(I wrote this article on the Sunday before the below video hit YouTube, I swear. Still, Adam Sessler is, well, actually respected in some circles, and we’re Chainsaw Buffet, the website responsible for this. In any case, it’s worth a watch:)
Crowd-funding can be a wonderful thing. Want to pursue a dream that you otherwise couldn’t? Have an idea and the know-how, but not the means? Want to get in on the ground-floor of someone else’s idea, or just want to support the arts? Sites like Kickstarter and Indiegogo are just the thing. Sure, it’s nice to see the creative process taken out of the hands of big money-minded corporations and executives, who typically are only willing to back a “sure thing” (i.e., something that’s already been done before), but as with everything else in the History of Ever, people have found a way to fuck it up.
Last year, Tim Schafer (most recently of Psychonauts and Brutal Legend fame) began a Kickstarter campaign for Double Fine’s newest project, “Broken Age”. At the time, I hated the idea, questioning why a high-profile and well-respected game developer would need to fund a game through the general public rather than finding a publisher willing to take on the project. Despite my misgivings, I ceded that crowd-funding could be used in an attempt to produce long-awaited sequels or other games that publishers found to be questionable ventures (Mega Man X9, anyone?). Still, I was a little turned off by the idea that Kickstarter might have well been Mr. Schafer’s first choice in getting “Broken Age” made, though whether or not it was, who’s to say?
As of today, funding for “Broken Age” has well exceeded its modest $400,000 expectations, raising over $3.3 million. You’d think that the project would be well in hand now, right? Well, not so much. According to an article from GamesRadar, Tim Schafer now says that the game will now have to be broken in half, hoping that the first part of "Broken Age” will sell well enough that Double Fine can provide backers and buyers with the rest of the game for free. While the article says that Double Fine is simply “over-delivering” on its promise, and Shafer says, "Even though we received much more money from our Kickstarter than we, or anybody anticipated, that didn’t stop me from getting excited and designing a game so big that it would need even more money,” this sort of scenario seems to validate the misgivings I had about Shafer turning to Kickstarter in the first place.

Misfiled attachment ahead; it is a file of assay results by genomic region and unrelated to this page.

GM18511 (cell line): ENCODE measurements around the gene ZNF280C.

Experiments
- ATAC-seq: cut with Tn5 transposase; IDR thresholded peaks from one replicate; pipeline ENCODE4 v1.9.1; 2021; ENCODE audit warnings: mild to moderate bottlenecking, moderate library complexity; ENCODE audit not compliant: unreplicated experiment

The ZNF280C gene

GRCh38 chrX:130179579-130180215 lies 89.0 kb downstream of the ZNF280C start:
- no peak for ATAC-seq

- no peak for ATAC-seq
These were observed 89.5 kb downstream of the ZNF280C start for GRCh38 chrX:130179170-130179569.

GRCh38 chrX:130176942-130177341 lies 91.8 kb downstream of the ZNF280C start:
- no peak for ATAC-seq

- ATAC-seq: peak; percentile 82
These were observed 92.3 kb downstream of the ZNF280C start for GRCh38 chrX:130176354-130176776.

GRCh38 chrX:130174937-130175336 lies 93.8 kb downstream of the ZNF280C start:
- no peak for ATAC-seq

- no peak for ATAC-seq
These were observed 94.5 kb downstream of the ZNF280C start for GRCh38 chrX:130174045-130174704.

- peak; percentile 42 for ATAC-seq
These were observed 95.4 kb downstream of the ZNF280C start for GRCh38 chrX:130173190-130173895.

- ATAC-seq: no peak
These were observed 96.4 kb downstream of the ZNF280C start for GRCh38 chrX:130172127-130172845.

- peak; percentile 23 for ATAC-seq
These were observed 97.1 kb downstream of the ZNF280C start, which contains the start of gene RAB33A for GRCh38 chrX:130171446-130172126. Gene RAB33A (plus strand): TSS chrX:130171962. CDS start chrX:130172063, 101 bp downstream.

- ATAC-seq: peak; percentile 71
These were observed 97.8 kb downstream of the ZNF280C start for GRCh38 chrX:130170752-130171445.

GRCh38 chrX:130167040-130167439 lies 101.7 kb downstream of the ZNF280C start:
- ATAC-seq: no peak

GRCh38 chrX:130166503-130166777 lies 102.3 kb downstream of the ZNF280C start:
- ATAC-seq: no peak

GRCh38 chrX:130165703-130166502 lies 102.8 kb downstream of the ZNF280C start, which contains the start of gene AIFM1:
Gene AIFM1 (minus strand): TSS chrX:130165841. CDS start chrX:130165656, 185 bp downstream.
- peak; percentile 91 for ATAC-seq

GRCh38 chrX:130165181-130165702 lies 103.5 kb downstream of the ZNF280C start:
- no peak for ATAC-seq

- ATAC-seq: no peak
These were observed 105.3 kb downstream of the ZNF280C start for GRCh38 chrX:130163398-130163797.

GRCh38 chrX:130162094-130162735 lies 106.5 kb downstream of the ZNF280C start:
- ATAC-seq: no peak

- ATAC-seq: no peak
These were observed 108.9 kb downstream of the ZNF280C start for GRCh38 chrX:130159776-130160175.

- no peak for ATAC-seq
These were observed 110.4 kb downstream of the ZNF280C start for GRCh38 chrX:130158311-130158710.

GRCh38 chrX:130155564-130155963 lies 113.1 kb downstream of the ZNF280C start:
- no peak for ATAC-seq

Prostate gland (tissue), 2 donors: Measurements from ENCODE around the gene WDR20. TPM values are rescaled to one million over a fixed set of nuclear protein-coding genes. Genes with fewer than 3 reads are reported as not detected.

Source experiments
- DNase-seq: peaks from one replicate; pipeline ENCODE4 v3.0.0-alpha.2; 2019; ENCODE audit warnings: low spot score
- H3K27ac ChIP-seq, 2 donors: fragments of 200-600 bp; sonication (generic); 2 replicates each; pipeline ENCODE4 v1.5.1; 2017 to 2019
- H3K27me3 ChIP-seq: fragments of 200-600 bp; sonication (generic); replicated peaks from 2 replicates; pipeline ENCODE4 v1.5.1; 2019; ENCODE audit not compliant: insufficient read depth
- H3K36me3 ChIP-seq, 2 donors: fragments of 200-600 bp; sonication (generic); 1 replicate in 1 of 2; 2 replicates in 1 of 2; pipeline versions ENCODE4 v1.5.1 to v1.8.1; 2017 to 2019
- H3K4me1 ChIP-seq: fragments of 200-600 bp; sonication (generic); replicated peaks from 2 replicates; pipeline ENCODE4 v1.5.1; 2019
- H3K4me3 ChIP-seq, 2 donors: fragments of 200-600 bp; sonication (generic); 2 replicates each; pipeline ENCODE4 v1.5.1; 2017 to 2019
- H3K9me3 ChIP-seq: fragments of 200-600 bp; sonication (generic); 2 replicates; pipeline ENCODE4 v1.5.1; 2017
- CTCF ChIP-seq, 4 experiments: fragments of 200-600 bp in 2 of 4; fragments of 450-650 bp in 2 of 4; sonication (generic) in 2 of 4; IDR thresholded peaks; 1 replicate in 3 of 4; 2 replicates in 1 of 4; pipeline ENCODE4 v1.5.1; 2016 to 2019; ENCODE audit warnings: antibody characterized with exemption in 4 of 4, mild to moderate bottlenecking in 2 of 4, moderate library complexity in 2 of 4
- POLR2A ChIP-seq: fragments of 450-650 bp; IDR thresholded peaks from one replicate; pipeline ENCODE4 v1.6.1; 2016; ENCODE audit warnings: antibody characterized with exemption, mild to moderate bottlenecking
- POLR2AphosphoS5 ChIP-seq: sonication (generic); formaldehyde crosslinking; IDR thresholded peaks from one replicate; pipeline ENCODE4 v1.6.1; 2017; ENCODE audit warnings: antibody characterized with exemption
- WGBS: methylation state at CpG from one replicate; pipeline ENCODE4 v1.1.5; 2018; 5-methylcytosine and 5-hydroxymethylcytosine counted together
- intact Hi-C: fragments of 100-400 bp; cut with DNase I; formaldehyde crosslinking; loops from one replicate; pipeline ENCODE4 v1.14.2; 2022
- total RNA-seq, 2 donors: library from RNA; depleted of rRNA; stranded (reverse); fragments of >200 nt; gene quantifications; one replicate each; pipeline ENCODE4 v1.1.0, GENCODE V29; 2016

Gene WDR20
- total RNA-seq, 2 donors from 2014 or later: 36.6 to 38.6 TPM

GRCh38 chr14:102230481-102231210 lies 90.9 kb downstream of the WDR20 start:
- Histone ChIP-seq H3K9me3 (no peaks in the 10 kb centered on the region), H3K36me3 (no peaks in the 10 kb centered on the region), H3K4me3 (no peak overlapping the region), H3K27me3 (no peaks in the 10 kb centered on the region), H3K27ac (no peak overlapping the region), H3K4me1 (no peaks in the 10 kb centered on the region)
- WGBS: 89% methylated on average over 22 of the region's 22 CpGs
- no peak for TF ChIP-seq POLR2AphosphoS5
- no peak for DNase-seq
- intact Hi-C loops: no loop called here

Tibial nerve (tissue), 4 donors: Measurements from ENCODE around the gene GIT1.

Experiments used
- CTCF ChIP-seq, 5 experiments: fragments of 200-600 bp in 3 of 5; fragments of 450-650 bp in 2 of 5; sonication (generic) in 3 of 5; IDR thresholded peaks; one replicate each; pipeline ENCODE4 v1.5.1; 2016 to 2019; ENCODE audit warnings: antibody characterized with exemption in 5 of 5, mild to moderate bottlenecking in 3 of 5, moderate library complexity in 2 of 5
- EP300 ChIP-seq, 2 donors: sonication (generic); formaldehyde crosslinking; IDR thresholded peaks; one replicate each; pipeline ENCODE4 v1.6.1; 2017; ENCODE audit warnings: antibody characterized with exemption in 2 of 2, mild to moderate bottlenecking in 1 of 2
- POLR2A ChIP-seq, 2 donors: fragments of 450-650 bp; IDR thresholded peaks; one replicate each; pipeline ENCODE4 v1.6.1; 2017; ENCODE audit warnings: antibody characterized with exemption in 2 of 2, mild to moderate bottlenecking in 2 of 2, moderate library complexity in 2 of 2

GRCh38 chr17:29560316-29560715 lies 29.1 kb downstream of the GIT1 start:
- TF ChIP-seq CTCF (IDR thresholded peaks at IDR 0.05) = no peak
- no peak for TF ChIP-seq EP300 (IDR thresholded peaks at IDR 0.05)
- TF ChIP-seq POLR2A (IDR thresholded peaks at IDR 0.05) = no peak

At best, needing still more money after raising over eight times what you originally asked for seems wildly irresponsible and perhaps more than a little indicative of why publishers might not want to work with Schafer, despite his reputation as a more-than-capable game maker. At worst, you could call it outright fraud. Either way, it’s representative of all that’s wrong with crowd-funding: you place your trust and money in someone, with no real avenue for recourse should things go awry. People who pledged a minimum of $15 to the project were promised, “The finished game in all of its awesome glory DRM free on PC, Mac, and Linux, or via Steam for PC and Mac, exclusive access to the Beta on Steam, access to the video series, and access the private discussion community.” Should Double Fine proceed as planned and “Broken Age: Part 1” doesn’t sell as well as they hoped (which if “Brutal Legend” and “Psychonauts” are any indication, it very well might not), they’ll be forced to renege on that promise. The alternative, at least as Schafer tells it, is that most of the game’s features would have to be scrapped in order to release the full game on budget, which also doesn’t live up to that rather ambitious promise the Kickstarter made to its backers.
The ironic thing about crowd-funding is that, despite ostensibly being a platform that’s supposed to help independent artists find support, these platforms provide precious little protection to the very people who made the platform successful in the first place. For every worthy cause, there’s someone else trying to use the platform to fund a glorified vacation, with the backers basically paying to watch the slideshow. What crowd-funding needs is a lot more transparency. I, for one, would love to know not just how over-budget “Broken Age” is, but where did all the money go in the first place? How much is being paid to Double Fine’s employees? How much did they make on their previous projects? What would be considered average pay for a comparable video game project? What’s Schafer’s cut?
Of course, the answer to those questions opens Pandora’s Box and could possibly subject the video game industry to a lot of very difficult questions that it’s been desperately trying to avoid. You hear about AAA titles breaking sales records, and you also hear about rising development costs, but no one outside of the industry knows what it really costs to make a game and who’s making the most profit off of which games, and video game companies would really rather keep things the way they are.
Still, if crowd-funding is going to continue to be an avenue used by game developers with the level of clout that Double Fine has, we, as prospective supporters, have a right to know how our money is being used. The willingness of said developers to commit to being transparent in order to receive a cash-advance on their projects is another matter entirely. Ideally, crowd-funding could be used in conjunction with digital distribution to bring “niche” titles and hardcore fans’ desires into reality at a lower price than consumers pay now. If Double Fine is teaching us anything, however, it’s that no matter how successful a project is with its fund raising, you don’t always get what you pay for.